An Islamic Chinese restaurant with charcoal roasted lamb skewers, Chinese style meat pies and a colossal stew that literally translates to big plate chicken.
Technically Tarim is a Chinese restaurant. All the chefs, the owners and most of the customers were born there. But it doesn’t look like a Chinese restaurant, not one most people would be used to anyway. None of the tables I can see have any Jasmine tea, few have any bowls of rice and certainly none have any pork. Many customers are wearing hijabs and the ones who aren’t are heavily moustached, wearing dopas (those round skullcaps worn by devout Islamic men) or both of the above.
Obviously, this isn’t a regular lemon chicken Chinese restaurant. The family who run Tarim are Uyghurs, an ethnic minority found mostly in far Western China, with smaller populations in the central Asian stans, Turkey, Canada and Russia. A small community has also settled around Auburn, no doubt due to the local mosque – as you may have guessed from the headgear and lack of pork here, Uyghurs are almost exclusively Islamic. In fact, most identify as Muslim more than they do as members of the wider Chinese community, unfortunately this has caused them, like many ethnic minorities in China, a great deal of strife.
In China their cuisine is mostly considered a cheap street food, like how many people interact with Thai and Turkish food here. I like to think this is because the cuisine feels like the burger and chips of Chinese food, a carb and meat heavy style of cooking that’s supremely accessible and just as hearty.
Their most famous culinary export is kawap, skewers of cumin and chilli dusted lamb shoulder. Like all great barbecued skewers, Tarim’s are smoky, tender and earthy from being slow cooked over a live charcoal grill.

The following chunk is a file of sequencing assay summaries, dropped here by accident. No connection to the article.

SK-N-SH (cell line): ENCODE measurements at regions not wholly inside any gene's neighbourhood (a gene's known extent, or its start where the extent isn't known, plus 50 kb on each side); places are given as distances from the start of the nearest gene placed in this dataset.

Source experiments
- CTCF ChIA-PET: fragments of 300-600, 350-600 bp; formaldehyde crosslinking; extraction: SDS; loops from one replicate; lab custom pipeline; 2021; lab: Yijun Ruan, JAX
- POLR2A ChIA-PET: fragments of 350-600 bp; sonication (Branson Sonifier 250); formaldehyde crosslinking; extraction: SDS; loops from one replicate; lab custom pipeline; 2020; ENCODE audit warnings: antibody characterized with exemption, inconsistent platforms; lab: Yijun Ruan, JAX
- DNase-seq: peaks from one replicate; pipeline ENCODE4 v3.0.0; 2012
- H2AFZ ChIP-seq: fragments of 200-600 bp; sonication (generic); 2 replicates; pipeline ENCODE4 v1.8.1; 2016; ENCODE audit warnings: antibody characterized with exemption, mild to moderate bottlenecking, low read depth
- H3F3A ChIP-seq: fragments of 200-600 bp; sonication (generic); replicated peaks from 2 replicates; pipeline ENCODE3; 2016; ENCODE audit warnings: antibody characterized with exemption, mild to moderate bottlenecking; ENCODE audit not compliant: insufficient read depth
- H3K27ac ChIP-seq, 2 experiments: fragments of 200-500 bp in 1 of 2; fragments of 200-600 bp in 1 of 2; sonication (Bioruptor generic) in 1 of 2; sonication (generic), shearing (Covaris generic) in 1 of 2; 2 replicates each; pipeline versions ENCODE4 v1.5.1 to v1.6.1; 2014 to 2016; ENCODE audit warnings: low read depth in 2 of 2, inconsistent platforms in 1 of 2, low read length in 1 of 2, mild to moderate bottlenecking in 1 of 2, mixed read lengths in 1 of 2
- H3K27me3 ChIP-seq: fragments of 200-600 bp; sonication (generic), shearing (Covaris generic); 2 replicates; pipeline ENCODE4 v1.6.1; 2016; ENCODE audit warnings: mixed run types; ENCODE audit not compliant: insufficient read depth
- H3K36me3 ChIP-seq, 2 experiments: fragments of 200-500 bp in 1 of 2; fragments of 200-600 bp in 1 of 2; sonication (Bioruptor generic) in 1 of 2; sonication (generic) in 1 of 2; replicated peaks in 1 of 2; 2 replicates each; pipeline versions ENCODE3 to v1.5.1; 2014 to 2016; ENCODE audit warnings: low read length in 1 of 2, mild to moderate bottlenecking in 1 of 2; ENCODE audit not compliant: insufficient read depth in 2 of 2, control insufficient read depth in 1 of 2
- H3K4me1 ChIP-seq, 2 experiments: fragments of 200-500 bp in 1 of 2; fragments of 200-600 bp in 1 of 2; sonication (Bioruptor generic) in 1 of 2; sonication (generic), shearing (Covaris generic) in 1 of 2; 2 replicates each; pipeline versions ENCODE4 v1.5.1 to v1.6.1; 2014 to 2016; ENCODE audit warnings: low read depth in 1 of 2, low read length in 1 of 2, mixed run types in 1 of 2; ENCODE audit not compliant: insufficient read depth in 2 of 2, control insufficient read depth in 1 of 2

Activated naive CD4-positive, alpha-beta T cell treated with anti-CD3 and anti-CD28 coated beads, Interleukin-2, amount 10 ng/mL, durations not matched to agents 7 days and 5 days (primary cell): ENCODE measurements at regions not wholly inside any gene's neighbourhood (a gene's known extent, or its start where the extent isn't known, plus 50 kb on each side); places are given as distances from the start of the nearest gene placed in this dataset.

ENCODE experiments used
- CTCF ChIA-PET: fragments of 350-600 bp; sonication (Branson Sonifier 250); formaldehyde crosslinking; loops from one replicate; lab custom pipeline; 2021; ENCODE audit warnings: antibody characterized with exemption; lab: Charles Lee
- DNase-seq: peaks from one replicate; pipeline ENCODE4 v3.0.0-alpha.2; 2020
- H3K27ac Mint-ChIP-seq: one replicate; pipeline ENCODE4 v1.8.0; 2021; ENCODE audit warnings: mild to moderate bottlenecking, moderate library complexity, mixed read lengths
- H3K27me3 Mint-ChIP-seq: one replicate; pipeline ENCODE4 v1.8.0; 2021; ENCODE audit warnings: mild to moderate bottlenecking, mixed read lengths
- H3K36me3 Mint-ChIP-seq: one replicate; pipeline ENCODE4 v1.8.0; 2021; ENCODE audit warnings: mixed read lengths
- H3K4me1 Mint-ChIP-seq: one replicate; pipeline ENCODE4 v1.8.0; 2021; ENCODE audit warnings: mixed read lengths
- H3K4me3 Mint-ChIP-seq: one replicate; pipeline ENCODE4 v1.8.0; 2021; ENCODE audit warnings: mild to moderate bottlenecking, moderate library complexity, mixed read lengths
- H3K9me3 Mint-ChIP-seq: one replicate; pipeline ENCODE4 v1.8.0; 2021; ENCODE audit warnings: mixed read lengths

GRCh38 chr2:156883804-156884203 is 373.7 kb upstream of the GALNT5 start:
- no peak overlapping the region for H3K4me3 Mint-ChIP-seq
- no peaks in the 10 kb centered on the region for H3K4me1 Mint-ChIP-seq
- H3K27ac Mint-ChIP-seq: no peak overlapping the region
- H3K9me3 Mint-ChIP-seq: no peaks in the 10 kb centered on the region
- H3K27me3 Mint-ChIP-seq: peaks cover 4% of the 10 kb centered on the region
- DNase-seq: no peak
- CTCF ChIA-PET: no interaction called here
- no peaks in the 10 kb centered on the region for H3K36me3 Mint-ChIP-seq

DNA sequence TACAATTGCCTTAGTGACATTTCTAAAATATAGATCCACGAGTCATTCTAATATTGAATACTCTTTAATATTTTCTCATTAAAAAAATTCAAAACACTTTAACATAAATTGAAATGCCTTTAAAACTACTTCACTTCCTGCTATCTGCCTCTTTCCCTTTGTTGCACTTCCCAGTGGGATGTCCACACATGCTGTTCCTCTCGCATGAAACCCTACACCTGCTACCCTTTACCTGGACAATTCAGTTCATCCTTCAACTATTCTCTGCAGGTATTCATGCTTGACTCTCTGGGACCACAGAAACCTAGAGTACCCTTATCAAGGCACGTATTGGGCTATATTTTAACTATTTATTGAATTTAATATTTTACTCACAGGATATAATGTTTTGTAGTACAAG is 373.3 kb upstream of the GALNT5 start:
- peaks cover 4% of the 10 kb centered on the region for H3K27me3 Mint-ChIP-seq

As you’ll see on the Tarim tables, there’s little rice in Uyghur cuisine. Instead most people rely on noodles and bread as their dietary staples. Tarim particularly excel at the former. They make all their noodles inhouse – that long stretchy hand pulled style, duck your head in the kitchen and you’ll see them literally pulling the dough apart). The chewy strands are then wok-fried to order with lamb, cumin (a reoccurring ingredient here), cabbage, capsicum and a bit of lamb broth to make a salty, savoury noodle dish rather different to any other in China.
I’m told Xinjiang is a wonderland for breads, with more flavours, textures and fillings than you’d find in any local bakery but unfortunately Tarim doesn’t have the demand or labour power to warrant the extra baking. For a small insight ask for goshnan, which is also known as meat bread for good reason. It’s like a massive, exceptionally hearty meat pie with no gravy. It’s instead stuffed with a dry lamb, beef and onion mix. The dough encasing it has the crunchy to gooey stratigraphy that makes a good pastry great.
The only other hints of the Xinjiang bread tradition are Tarim’s nan breads (similar to the Indian naan) and their dumplings, thinly wrapped meaty parcels that taste like Middle Eastern flavoured jaozi (that’s the usual kind you find in non-yum cha dumpling restaurants around Sydney).
Nan is eaten with almost everything here but it’s most popular as a wrap for the kawap, and as a dipping tool for the restaurant’s signature dish, dapanji – literally big plate chicken. As the chilli-chicken stew (toho qordah on the menu) is both colossal in size and full of life’s most filling ingredients (potatoes, meat and doughy noodles) it’s best to eat this in a big group. If you manage to arrange a particularly big troupe of enthusiastic carnivores, do what I’ve always wanted to do and ask for a whole charcoal roasted lamb. If there’s twenty of you it’ll be $25 each but you’ll leave feeling either like an apex predator, a coma patient or both.
As Tarim has recently undergone a minor facelift it’s also one of Auburn’s prettier restaurants to dine in. That doesn’t mean it’s one of the more expensive options though, a plate of noodles will set you back $15.50, a 2-3-person dapanji is only $30.